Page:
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DNA Testing

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Determining the biological relationship between two people through DNA testing is simple, inexpensive, and more accurate than ever before. Paternity testing is the most common form of DNA testing, but relationships such as siblings, grandparents, aunts, or uncles can also be proven or disproven. Tests are either performed by professionals at a clinic, or by yourself using a home kit. In fact, DNA testing can even be done postmortem. And now, prenatal paternity tests take the stress out of pregnancy with no risk to the unborn. While a cheek swab is the most common method of obtaining DNA for a test, alternatives like hair, semen, or fingernails can be used.

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Paternity Testing

A paternity test establishes whether a man is the biological father of a child.

Which Relationships can be Proven


The following relationships can be established via DNA testing:

  • - Father to child
  • - Mother to child
  • - Grandparent to grandchild
  • - Aunt or Uncle to niece or nephew
  • - Brother to Sister (Sibling to Sibling)
  • - Half-brother to Half-sister (Half-sibling to half-sibling)
  • - Identical Twins vs. Fraternal Twins

How does DNA Testing Work?


DNA testing to prove - or rule out - close family relationships is a three step process.

  • 1) at home or in a clinic: collect specimens of 2 or more parties
  • 2) at a laboratory: extract the DNA from the specimens
  • 3) in a PhD's office: compare the allele sizes of the 21 chromosomes and run a statistical analysis to determine the likelihood of the relationship between the parties.

What Specimens Contain DNA?


DNA can be extracted from a variety of specimens. The easiest to obtain, and therefore the most common source of genetic material for relationship testing, is buccal cells. Buccal cells are the skin cells of the inner cheek, which rub off easily onto cotton swabs.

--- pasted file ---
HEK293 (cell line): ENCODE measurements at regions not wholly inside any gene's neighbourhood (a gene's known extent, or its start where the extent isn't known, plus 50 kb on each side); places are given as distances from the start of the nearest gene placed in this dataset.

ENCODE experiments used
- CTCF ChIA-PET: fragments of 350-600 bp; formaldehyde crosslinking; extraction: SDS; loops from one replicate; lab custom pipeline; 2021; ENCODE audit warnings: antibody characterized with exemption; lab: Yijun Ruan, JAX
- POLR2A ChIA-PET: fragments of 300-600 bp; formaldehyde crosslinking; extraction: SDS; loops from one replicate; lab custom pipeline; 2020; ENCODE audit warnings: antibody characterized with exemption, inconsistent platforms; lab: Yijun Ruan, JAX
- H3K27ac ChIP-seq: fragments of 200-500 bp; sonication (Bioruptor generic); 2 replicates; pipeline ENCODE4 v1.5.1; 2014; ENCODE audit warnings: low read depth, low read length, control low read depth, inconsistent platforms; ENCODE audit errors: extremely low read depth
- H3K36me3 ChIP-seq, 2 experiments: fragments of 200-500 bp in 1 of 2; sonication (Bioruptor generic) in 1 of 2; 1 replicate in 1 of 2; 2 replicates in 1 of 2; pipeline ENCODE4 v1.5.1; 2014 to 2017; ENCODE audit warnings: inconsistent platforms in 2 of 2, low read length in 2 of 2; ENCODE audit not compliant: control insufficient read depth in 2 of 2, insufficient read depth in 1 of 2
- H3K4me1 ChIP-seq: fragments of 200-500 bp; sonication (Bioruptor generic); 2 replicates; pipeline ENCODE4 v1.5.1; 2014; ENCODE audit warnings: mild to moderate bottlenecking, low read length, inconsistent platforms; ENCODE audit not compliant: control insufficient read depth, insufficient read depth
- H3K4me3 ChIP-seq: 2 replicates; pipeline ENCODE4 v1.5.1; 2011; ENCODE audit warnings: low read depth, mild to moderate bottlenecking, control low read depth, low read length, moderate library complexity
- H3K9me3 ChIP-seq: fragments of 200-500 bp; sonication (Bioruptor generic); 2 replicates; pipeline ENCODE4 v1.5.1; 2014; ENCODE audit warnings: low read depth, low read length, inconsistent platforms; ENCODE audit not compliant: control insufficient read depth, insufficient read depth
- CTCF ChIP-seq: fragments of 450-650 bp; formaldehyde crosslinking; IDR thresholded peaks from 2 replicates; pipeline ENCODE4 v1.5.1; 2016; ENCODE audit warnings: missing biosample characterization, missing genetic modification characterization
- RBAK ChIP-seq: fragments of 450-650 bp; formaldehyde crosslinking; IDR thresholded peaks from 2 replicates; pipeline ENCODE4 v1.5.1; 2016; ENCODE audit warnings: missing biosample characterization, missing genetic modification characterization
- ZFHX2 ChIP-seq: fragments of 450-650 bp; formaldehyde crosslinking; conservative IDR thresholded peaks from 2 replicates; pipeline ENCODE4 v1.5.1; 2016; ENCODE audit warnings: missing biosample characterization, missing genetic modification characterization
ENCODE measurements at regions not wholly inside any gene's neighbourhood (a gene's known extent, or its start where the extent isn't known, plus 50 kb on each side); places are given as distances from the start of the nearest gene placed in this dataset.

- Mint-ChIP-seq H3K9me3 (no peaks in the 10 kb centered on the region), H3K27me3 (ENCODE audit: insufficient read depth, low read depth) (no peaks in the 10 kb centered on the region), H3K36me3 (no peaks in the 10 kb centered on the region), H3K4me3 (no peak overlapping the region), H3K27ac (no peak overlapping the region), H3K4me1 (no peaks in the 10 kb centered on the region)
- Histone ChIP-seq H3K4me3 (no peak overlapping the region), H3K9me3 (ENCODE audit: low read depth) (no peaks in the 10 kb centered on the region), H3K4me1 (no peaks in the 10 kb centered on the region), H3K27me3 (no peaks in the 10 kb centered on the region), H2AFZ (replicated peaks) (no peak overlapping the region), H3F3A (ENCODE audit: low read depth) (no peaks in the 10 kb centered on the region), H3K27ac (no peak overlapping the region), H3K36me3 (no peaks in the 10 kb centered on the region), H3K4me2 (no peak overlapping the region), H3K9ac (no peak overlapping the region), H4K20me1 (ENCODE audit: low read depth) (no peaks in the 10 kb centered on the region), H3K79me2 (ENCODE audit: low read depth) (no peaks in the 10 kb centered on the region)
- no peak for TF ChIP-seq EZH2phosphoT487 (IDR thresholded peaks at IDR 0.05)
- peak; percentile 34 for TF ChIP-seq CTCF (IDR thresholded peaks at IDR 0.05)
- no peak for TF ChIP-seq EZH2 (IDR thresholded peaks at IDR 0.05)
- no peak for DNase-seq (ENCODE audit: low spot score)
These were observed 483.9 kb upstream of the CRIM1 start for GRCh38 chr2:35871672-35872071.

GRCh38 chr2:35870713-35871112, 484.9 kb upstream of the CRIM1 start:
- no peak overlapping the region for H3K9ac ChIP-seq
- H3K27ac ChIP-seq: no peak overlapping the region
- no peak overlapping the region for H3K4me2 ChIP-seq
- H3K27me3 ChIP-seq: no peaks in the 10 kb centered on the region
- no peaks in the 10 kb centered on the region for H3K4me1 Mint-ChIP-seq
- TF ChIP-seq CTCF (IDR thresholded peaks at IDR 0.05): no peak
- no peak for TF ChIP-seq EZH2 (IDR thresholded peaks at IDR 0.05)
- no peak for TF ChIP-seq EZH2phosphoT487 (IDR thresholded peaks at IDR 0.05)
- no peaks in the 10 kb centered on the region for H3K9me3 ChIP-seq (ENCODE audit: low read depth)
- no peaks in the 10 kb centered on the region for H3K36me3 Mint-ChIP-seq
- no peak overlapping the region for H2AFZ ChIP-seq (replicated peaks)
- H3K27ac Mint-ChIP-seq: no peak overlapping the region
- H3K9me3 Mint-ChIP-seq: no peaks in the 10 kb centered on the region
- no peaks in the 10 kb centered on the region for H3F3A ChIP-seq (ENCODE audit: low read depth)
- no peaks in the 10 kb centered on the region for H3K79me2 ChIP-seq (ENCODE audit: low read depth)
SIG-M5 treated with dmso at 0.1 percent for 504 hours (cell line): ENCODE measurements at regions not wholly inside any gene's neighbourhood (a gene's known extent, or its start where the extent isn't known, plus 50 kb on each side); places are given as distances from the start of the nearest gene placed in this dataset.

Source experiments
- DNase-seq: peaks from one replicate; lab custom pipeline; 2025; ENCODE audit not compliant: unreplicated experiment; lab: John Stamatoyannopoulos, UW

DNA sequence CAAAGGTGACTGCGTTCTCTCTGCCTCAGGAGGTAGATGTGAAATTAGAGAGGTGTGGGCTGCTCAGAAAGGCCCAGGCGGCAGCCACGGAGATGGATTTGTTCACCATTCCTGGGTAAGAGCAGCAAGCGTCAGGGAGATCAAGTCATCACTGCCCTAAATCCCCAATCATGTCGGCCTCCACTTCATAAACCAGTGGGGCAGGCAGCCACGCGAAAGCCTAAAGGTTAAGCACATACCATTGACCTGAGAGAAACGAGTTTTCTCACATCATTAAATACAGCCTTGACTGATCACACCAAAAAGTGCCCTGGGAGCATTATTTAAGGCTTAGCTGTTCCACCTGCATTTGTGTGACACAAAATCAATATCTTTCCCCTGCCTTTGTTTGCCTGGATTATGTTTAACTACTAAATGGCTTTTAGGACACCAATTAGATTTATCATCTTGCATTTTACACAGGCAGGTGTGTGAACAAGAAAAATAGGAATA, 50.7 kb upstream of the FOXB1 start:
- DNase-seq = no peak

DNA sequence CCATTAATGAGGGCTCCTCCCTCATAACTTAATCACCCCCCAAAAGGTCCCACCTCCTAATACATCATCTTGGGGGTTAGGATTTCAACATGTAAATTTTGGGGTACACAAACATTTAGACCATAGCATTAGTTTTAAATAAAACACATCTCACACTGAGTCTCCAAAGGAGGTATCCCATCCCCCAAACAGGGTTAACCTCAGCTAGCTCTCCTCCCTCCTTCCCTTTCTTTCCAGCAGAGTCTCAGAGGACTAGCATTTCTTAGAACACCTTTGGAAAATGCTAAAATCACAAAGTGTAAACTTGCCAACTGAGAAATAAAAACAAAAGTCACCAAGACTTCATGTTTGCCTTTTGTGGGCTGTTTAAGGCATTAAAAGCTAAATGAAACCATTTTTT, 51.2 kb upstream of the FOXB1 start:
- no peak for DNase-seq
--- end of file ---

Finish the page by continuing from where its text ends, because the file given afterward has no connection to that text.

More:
When a technician rubs a cotton swab inside the mouth of a person getting a DNA test, they are not testing the saliva. Rather, the invisible cells that get latched onto the swab contain DNA which can be extracted in a lab. Other specimens, like hair follicles or fingernails, also contain DNA. However, it is more difficult for the lab to extract DNA from non-cheek swab specimens.

How Accurate is DNA Testing?


The results of a DNA test are given as a probability, which displays the statistical odds that two people are related in the way in which they think they might be. A 21 marker paternity or maternity test will always come back with a result of either 0% or greater than 99.9%.

Other relationship tests, e.g., sibling or avuncular studies, may have a broader range of possible results, and can even be inconclusive. Adding additional close relatives to an inconclusive test can reduce the uncertainty and help the lab get closer to a conclusive result.

Why do DNA test results vary?


Each of us gets half his DNA from his mom, and half from his dad. There are 2 alleles on each chromosome, one from each parent. So, if you look at a child and her parent, one of the alleles in each chromosome will always match (unless, in rare cases, there was a mutation).

If you have a full sibling, then people say you are related by "half". However, that's an average. Your DNA may have as much as 75% in common, or as little as 25%. You both get one allele from mom and one from dad at each marker. However, mom and dad both have 2 alleles at each marker, and the one they gave you is not necessarily the one they gave your sibling.

If you have a half-sibling, then it can be said you are related by a "quarter". Again, that's an average. You may share more than a quarter of your DNA, or less. The alleles that your shared parent gave you may or may not be the same.

As you can see, as you get further away from the primary maternal and paternal relationships, it gets harder and harder to determine with certainty if two people are related by blood. The whims of nature in determining which child inherits which allele creates uncertainty in the analysis, resulting in certain (more distant) relationship DNA tests occasionally coming back inconclusive.